Symposium: The 2010 Horizontal Merger Guidelines: Editor’s Introduction

Symposium: The 2010 Horizontal Merger Guidelines: Editor’s Introduction Rev Ind Organ (2011) 39:1–2 DOI 10.1007/s11151-011-9312-x Symposium: The 2010 Horizontal Merger Guidelines: Editor’s Introduction Roger D. Blair Published online: 22 July 2011 © Springer Science+Business Media, LLC. 2011 The 1992 Horizontal Merger Guidelines got a much needed facelift, if not an outright overhaul, in 2010. As an expression of the enforcement philosophy and practice of the Department of Justice and the Federal Trade Commission, the old Guidelines were out of date and demanded revision. This is just what they got in 2010. And this is the subject of the present Symposium. The point of Section 7 of the Clayton Act is to prevent harm to competition that may occur as a consequence of a horizontal merger. Section 7 accomplishes this (some- what imperfectly) by prohibiting mergers that substantially increase concentration in a market and thereby might substantially lessen competition or tend to create a monopoly. Hovenkamp leads off the Symposium with an assessment of how the 2010 Guide- lines address competitive concerns in four areas: exclusion, restraints on innovation, unilateral effects, and coordinated effects. In this regard, Willig specifically addresses unilateral effects in some detail. He develops some interesting results on the upward price pressure that is associated http://www.deepdyve.com/assets/images/DeepDyve-Logo-lg.png Review of Industrial Organization Springer Journals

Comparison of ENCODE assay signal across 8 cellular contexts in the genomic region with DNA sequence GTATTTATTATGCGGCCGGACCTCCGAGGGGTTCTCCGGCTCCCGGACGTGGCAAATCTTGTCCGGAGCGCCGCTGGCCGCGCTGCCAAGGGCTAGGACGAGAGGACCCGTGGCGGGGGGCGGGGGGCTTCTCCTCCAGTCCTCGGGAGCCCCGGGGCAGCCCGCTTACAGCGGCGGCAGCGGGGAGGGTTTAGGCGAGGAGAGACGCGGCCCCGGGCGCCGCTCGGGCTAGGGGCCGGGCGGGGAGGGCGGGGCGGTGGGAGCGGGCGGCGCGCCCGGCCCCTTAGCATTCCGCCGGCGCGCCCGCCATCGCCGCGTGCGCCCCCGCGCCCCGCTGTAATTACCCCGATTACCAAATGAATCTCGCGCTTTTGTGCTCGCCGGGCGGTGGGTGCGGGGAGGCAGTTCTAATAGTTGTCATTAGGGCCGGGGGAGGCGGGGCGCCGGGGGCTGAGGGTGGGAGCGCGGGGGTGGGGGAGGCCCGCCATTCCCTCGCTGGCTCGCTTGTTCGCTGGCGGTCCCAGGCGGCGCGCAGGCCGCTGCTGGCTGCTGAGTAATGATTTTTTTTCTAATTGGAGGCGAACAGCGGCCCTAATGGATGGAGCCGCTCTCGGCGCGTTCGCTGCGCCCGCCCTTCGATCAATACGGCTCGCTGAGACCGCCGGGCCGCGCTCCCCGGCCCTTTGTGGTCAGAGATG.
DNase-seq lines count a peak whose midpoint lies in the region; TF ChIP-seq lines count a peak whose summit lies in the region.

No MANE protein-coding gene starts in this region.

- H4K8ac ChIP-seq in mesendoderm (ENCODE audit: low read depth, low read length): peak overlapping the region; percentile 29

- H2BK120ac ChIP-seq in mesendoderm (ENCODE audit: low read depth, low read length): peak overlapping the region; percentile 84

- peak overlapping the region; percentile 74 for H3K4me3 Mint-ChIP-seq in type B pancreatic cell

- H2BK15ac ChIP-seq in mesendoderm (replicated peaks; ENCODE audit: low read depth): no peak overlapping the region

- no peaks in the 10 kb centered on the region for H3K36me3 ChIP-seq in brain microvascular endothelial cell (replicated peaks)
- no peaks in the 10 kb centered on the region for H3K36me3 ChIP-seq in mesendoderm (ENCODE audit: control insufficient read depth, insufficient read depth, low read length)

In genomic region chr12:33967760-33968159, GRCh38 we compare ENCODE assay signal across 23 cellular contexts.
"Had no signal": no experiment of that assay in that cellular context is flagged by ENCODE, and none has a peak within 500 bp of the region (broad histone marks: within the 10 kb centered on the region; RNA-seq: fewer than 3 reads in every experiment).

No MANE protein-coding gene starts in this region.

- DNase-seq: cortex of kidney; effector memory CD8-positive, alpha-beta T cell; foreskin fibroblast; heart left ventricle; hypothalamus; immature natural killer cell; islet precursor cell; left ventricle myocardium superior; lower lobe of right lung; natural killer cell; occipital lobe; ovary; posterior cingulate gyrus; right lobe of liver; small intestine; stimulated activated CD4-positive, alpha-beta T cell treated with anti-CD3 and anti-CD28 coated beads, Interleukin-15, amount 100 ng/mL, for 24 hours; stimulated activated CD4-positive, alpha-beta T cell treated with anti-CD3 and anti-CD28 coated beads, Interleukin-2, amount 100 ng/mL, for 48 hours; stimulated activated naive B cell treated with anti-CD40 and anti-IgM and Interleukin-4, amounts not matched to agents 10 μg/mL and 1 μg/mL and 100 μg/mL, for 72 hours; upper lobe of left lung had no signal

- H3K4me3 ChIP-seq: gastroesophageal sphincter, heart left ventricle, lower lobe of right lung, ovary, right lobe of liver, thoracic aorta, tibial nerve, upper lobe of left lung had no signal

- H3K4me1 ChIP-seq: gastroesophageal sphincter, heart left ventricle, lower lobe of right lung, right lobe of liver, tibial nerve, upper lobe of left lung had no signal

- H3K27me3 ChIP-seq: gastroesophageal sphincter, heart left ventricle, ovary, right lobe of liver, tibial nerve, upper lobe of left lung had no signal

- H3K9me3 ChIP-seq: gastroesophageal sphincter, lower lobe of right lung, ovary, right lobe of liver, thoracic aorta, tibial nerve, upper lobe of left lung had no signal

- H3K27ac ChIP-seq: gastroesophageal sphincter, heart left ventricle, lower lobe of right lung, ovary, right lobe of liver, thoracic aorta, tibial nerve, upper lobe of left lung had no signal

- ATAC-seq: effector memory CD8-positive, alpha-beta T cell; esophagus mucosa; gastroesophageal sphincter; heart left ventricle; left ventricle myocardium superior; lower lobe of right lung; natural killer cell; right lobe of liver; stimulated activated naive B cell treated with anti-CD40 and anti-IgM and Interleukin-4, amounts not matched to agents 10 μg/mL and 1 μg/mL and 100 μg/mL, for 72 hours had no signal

Symposium: The 2010 Horizontal Merger Guidelines: Editor’s Introduction

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Publisher
Springer Journals
Copyright
Copyright © 2011 by Springer Science+Business Media, LLC.
Subject
Economics; Industrial Organization; Microeconomics
ISSN
0889-938X
eISSN
1573-7160
D.O.I.
10.1007/s11151-011-9312-x
Publisher site
See Article on Publisher Site

Abstract

Rev Ind Organ (2011) 39:1–2 DOI 10.1007/s11151-011-9312-x Symposium: The 2010 Horizontal Merger Guidelines: Editor’s Introduction Roger D. Blair Published online: 22 July 2011 © Springer Science+Business Media, LLC. 2011 The 1992 Horizontal Merger Guidelines got a much needed facelift, if not an outright overhaul, in 2010. As an expression of the enforcement philosophy and practice of the Department of Justice and the Federal Trade Commission, the old Guidelines were out of date and demanded revision. This is just what they got in 2010. And this is the subject of the present Symposium. The point of Section 7 of the Clayton Act is to prevent harm to competition that may occur as a consequence of a horizontal merger. Section 7 accomplishes this (some- what imperfectly) by prohibiting mergers that substantially increase concentration in a market and thereby might substantially lessen competition or tend to create a monopoly. Hovenkamp leads off the Symposium with an assessment of how the 2010 Guide- lines address competitive concerns in four areas: exclusion, restraints on innovation, unilateral effects, and coordinated effects. In this regard, Willig specifically addresses unilateral effects in some detail. He develops some interesting results on the upward price pressure that is associated

Journal

Review of Industrial OrganizationSpringer Journals

Published: Jul 22, 2011

References

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